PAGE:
ADHD & Adults: 4 Things that Cause Overwhelm and What You Can Do

When you have ADHD, many things can cause you to feel overwhelmed. In fact, you might feel like you’re constantly behind and playing catch-up. You might run around all day long and yet not get much done.

The symptoms of ADHD affect your ability to be organized and efficient, said Juli Shulem, PCC, a productivity coach and organizing expert who specializes in helping people with ADHD. Maybe you can relate to what Shulem’s client said: “Life just happens at me.”

The good news is that you can do something -- a lot of things -- to help you navigate and reduce your overwhelm.
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ADHD and ADD

Connecting to Your Body to Cope with ADHD

Adults with ADHD commonly have an uncomfortable or combative relationship with their bodies. According to psychiatrist Lidia Zylowska, MD, in her book The Mindfulness Prescription for Adult ADHD, adults with hyperactivity might get frustrated with their restlessness. Adults with inattention might get frustrated with their sinking energy. Many adults with ADHD also neglect their basic needs, such as eating and getting enough sleep.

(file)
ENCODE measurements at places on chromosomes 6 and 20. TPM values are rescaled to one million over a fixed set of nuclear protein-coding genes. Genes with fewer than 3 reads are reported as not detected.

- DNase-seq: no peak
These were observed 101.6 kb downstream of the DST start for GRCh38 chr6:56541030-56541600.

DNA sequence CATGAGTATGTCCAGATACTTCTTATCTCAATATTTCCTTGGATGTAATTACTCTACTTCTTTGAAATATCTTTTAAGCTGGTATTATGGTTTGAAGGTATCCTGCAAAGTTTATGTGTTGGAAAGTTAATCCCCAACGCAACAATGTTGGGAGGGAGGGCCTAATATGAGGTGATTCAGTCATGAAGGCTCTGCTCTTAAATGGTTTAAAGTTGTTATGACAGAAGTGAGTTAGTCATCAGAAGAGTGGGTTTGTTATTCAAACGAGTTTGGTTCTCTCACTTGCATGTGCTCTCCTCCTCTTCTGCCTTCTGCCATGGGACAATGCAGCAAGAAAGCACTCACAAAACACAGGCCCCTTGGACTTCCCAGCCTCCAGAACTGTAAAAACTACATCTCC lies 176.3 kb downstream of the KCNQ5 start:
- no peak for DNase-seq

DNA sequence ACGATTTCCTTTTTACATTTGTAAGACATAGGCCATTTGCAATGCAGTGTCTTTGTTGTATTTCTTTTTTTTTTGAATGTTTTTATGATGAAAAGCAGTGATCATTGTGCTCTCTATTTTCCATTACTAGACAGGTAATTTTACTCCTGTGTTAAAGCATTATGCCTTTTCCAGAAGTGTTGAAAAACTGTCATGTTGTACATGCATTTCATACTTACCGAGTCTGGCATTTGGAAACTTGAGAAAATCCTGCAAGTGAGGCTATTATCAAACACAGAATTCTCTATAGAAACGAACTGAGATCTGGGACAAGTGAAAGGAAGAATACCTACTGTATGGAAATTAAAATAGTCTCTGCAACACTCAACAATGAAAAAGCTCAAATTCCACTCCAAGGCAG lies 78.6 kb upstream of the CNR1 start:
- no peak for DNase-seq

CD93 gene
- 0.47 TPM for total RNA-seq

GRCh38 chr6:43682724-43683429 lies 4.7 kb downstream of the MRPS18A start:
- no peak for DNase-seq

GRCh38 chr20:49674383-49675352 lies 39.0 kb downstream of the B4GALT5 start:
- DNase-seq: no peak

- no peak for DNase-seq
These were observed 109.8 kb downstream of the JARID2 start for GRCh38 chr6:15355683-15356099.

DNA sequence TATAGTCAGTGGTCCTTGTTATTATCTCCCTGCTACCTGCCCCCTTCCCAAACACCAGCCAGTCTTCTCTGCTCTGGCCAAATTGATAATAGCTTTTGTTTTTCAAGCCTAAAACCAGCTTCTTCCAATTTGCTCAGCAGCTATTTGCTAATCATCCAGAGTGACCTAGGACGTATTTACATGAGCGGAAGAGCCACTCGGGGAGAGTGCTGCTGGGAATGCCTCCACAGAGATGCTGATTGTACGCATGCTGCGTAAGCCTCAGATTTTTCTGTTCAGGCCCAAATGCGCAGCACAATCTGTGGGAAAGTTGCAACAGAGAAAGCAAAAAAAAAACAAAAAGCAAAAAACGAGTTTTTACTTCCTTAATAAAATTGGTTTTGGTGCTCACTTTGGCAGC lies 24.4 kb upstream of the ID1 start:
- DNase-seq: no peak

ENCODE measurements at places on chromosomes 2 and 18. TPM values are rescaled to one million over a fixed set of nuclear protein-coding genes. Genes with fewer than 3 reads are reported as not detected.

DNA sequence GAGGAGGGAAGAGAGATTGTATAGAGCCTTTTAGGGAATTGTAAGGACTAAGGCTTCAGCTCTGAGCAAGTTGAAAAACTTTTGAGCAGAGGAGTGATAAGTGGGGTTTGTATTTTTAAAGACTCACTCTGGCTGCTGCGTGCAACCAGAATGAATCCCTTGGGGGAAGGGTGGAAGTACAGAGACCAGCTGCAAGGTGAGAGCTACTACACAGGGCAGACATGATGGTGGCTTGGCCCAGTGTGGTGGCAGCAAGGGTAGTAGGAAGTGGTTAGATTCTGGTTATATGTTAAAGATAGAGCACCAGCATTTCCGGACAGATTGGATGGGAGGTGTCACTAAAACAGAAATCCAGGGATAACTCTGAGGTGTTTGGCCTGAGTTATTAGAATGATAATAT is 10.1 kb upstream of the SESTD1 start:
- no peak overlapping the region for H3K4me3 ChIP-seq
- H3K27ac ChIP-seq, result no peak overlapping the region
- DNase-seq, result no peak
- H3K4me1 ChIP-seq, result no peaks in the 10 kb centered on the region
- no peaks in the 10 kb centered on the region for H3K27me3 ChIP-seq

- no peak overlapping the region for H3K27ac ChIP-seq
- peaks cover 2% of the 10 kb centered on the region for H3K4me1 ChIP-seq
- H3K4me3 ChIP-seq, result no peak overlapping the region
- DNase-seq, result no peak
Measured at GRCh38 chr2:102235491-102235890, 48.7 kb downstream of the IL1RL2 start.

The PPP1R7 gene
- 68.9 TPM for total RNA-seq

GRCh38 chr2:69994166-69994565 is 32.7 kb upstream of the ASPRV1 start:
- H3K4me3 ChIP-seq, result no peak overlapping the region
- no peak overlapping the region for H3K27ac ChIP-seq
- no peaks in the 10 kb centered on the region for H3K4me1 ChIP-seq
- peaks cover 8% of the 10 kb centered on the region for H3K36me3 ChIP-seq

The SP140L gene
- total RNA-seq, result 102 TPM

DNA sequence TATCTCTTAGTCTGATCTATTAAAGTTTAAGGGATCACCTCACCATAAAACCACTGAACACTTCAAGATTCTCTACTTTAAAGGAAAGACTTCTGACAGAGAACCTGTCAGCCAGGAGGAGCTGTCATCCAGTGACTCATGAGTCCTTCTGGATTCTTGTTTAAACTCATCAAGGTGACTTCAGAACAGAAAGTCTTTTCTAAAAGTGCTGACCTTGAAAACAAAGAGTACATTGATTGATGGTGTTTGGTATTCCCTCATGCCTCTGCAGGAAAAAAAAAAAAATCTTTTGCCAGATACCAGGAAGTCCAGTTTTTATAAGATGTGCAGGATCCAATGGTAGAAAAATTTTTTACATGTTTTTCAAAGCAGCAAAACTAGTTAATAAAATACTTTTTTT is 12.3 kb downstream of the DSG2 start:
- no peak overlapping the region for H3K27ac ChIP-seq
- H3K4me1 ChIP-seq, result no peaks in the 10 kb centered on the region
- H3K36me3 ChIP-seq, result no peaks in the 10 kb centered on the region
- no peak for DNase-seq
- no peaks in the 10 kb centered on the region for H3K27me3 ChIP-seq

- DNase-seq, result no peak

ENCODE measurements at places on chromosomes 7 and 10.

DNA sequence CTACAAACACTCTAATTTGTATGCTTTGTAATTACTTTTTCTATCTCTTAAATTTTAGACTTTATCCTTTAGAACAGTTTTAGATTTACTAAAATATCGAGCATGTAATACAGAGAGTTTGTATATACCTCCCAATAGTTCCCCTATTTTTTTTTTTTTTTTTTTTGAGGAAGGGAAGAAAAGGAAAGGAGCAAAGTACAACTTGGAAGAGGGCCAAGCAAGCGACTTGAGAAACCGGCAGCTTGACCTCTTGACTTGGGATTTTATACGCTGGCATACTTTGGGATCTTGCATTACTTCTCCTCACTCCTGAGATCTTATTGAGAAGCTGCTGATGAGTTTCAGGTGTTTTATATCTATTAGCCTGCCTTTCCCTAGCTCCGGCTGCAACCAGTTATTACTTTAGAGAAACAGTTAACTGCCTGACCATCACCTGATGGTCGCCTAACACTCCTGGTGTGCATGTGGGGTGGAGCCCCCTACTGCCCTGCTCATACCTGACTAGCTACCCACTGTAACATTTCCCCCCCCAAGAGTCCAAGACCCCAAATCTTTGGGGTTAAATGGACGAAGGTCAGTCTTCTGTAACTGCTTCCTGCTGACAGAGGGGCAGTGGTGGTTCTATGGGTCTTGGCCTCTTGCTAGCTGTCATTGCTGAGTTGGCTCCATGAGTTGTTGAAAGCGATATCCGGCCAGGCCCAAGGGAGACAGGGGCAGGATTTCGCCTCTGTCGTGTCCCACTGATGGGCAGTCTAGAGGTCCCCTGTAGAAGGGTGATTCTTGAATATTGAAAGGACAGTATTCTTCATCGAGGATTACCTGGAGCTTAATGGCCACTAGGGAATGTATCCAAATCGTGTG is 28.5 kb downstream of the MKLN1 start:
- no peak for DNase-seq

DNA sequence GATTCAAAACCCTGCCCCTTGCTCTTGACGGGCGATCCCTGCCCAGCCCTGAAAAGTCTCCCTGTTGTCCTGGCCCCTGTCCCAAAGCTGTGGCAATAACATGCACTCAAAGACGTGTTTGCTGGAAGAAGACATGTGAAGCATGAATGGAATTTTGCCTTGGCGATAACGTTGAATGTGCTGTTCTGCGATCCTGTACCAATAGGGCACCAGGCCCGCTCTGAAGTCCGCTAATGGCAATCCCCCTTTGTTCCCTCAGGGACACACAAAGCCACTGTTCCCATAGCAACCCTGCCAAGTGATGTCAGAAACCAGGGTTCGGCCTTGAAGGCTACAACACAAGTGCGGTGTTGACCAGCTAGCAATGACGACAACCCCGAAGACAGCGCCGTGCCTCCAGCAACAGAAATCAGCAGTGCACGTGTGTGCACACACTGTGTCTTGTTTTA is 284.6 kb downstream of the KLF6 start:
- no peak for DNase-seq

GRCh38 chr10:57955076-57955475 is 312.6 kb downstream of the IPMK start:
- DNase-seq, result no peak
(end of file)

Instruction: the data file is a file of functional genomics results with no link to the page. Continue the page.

In
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ADHD and ADD

Succeeding in College When You Have ADHD

Navigating the first year of college is hard for anyone, but staying organized and productive is especially difficult for those with attention deficit hyperactivity disorder (ADHD). My impulsivity and lack of attention caused me to attend four different schools and declare three different majors.

Once I figured things out, though, I graduated with honors and secured gainful employment. Now I’m five classes away from earning a master’s degree.

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ADHD and ADD

Free Webinar: Stop the Chaos! Everyday Management Tips for Moms with ADHD

Join Psych Central host Zoë Kessler for a conversation with Terry Matlen, ACSW. Ms. Matlen is a psychotherapist, consultant, writer, and coach, specializing in women and moms with ADHD. Terry is the author of two books: "The Queen of Distraction” and "Survival Tips for Women with AD/HD" and is the founder of ADDconsults.com. She also runs QueensOfDistraction.com, an online coaching program for women with ADHD. A nationally-recognized expert and speaker on ADHD, she served for many years on the board of directors of ADDA (Attention Deficit Disorder Association).